Released: 2005, Nuclear Blast
Reviewer: Lord of the Wasteland
With their new STABBING THE DRAMA release, Soilwork is now six albums (in seven years!) into a successful career as one of the forerunners of the Swedish melodic death metal scene. NATURAL BORN CHAOS saw the band venture into a more melodic sound at the hands of Devin Townsend and its hurried follow-up, 2003’s FIGURE NUMBER FIVE, continued on that path, as well, but STABBING THE DRAMA seems to have taken a step backwards—in a good way—as if it were the “lost” transitional album between 2001’s A PREDATOR’S PORTRAIT and 2002’s NATURAL BORN CHAOS. The songs on this release incorporate all of the lush melodies and clean vocals of the last two albums but with less of a dependency on keyboards and a greater focus on the guitars of Peter Wichers and Ola Frenning. It is immediately apparent that Bjorn “Speed” Strid has been working on his vocals, as well. Not only does Strid maintain the aggressive death vocals of the band’s early works but his clean vocals have improved leaps and bounds even over FIGURE NUMBER FIVE. Also of note is that Scarve’s Dirk Verbeuren filled the vacant drum position in the studio. The last album was the swansong of Henry Ranta and the all-too-brief tenure of Rickard Evensand (who jumped ship for Chimaira after six months on tour) passed without getting anything down in the studio. Verbeuren is a solid drummer and whether or not he will remain a permanent fixture in the band has yet to be decided, but his work on STABBING THE DRAMA makes a good case that he is the right man for the job.
The more subdued presence of keyboards on STABBING THE DRAMA is first felt on the title track. Next to the sampled opening, guitars are at the forefront of the mix and Sven Karlsson’s ivory tinkling has taken more of a back seat. NATURAL BORN CHAOS and FIGURE NUMBER FIVE became overly dependent on the keyboard sound which, along with the slick production of those albums, made the band seem too polished—almost enough to question their use of Pro-Tools in studio as a possible crutch. STABBING THE DRAMA’s production (courtesy of Daniel Bergstrand) is still glossy but with more of an emphasis on instruments commonly associated with a metal band rather than a European pop band. Speaking of guitars, the metallic crunch of “Weapon of Vanity” and “One With The Flies” combined with the swirling solos found on tracks like “Stalemate” show that Soilwork can, indeed, still deliver the goods. Frenning and Wichers attack their instruments like hungry wolves putting some edge back to the music that was lost on recent releases. “Blind Eye Halo” comes completely out of left field with a whiplash-inducing pace and blastbeat assault that is easily the heaviest track Soilwork has ever laid down. At the other end of the spectrum is a track like “Nerve,” which is mid-paced and could be considered Soilwork’s power ballad (if power ballads had double bass). Whatever Strid was doing between FIGURE NUMBER FIVE and STABBING THE DRAMA has paid off in spades as his range is much broader and diverse than ever before...he even croons during a middle passage of “The Crest Fallen.” His vocals in the choruses of tracks like “Distance,” “Nerve,” “Stabbing The Drama” and “Weapon of Vanity” reach new heights and are a real delight to listen to. On the other hand, “Fate In Motion” sees Strid go on another tangent with a hardcore rasp that he has never explored in the past…and hopefully never will again. This track reeks of nu-metal influence and let’s all hope that Soilwork does not try to conquer the North American market by overtly pandering to it like In Flames did.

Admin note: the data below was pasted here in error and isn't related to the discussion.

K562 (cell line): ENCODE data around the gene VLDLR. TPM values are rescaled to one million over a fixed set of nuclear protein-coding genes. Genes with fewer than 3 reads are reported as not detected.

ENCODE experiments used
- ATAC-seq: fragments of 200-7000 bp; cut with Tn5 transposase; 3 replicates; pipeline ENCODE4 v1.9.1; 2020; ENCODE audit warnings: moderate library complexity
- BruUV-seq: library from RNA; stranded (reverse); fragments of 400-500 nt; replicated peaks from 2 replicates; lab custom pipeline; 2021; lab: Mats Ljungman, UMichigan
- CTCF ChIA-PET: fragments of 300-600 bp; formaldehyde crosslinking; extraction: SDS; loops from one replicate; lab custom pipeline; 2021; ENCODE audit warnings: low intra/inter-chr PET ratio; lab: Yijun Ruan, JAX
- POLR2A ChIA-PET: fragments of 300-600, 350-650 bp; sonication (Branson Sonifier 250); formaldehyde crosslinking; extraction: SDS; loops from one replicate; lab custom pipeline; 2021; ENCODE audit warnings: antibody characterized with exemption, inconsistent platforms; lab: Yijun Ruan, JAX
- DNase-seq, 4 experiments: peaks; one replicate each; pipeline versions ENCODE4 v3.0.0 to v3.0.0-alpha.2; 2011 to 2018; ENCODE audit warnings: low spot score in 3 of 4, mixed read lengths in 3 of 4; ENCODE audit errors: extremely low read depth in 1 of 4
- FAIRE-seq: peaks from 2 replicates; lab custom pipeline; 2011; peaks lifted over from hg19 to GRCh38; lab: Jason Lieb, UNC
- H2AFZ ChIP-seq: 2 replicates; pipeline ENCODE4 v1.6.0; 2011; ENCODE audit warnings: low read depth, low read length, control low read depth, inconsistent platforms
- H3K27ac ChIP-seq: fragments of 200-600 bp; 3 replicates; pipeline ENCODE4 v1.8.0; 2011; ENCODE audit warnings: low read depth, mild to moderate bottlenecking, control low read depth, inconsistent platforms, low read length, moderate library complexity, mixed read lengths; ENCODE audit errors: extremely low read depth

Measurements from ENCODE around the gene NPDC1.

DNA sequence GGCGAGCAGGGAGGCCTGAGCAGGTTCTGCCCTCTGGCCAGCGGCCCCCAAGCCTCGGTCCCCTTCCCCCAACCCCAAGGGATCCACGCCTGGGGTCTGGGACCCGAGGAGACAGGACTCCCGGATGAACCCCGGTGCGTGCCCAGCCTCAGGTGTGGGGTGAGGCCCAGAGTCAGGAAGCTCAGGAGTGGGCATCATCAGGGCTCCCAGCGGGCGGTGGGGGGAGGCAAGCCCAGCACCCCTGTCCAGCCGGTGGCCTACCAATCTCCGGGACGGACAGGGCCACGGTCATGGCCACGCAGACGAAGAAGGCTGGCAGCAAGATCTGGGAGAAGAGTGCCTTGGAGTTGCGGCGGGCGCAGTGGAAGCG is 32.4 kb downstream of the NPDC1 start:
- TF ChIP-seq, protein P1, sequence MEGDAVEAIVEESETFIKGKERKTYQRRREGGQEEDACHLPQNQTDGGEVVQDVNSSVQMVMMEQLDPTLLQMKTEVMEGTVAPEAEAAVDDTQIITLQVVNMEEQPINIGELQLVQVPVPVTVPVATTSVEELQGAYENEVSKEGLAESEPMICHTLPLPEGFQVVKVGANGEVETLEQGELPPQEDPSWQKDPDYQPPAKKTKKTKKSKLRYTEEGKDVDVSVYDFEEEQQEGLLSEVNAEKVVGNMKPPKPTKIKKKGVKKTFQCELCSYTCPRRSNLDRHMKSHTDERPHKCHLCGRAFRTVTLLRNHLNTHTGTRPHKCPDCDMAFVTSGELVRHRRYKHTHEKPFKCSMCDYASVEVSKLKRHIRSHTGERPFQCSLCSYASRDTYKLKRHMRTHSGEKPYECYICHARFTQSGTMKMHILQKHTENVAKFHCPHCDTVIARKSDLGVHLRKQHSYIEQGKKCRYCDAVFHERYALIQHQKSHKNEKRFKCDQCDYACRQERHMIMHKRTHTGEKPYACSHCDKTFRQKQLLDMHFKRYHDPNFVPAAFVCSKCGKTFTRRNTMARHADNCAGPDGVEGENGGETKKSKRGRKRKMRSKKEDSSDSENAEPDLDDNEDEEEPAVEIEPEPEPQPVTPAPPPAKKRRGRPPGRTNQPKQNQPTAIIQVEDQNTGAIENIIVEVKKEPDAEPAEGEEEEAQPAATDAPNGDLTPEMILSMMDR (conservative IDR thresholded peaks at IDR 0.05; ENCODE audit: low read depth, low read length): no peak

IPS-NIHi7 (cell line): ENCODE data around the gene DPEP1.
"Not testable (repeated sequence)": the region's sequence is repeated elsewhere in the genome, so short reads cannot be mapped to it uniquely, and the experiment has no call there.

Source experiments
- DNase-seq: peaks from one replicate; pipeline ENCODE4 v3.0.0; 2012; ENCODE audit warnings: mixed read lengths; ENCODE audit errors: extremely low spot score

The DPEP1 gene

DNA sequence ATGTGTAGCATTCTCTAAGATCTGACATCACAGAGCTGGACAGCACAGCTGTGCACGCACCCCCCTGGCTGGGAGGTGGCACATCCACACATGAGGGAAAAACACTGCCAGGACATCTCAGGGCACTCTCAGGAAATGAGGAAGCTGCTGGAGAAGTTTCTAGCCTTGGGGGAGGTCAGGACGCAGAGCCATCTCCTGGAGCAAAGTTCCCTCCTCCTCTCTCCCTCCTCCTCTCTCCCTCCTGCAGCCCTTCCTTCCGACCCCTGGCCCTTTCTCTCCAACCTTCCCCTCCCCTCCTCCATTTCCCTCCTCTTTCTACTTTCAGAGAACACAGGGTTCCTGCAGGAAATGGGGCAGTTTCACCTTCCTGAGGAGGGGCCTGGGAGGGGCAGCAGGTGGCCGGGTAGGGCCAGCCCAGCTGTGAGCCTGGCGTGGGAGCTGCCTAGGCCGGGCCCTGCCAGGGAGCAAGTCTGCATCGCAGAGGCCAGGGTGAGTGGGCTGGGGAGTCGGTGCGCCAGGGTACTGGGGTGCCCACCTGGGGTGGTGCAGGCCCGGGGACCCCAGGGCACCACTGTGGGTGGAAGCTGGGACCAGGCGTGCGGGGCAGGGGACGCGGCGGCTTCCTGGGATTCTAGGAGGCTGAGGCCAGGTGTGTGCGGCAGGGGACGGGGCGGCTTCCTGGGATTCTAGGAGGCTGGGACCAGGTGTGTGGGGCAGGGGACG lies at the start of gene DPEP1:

STABBING THE DRAMA is not the perfect Soilwork album by any means (many of the tracks follow the same formula and the occasional riff teeters on the cusp of nu-metal) but the band seems to have found their sound. They began heavy, went melodic, and have met somewhere in the middle with this release. I’m happy to see a harder edge to these songs and less dependence on the keyboard element and over-production of their last two releases because Soilwork is a “guitar band” who just happens to have a vocalist with killer pipes. With Strid’s expanded vocal talents and a more organic approach to songwriting, STABBING THE DRAMA should bring back some fans lost on the melodic backroad the band took with NATURAL BORN CHAOS and FIGURE NUMBER FIVE, but it also holds all the potential of further lifting Soilwork out of the European metal underground and on to greater commercial success.
KILLER KUTS: “Stabbing The Drama,” "One With The Flies," “Weapon of Vanity,” “Nerve,” “Distance,” “Blind Eye Halo”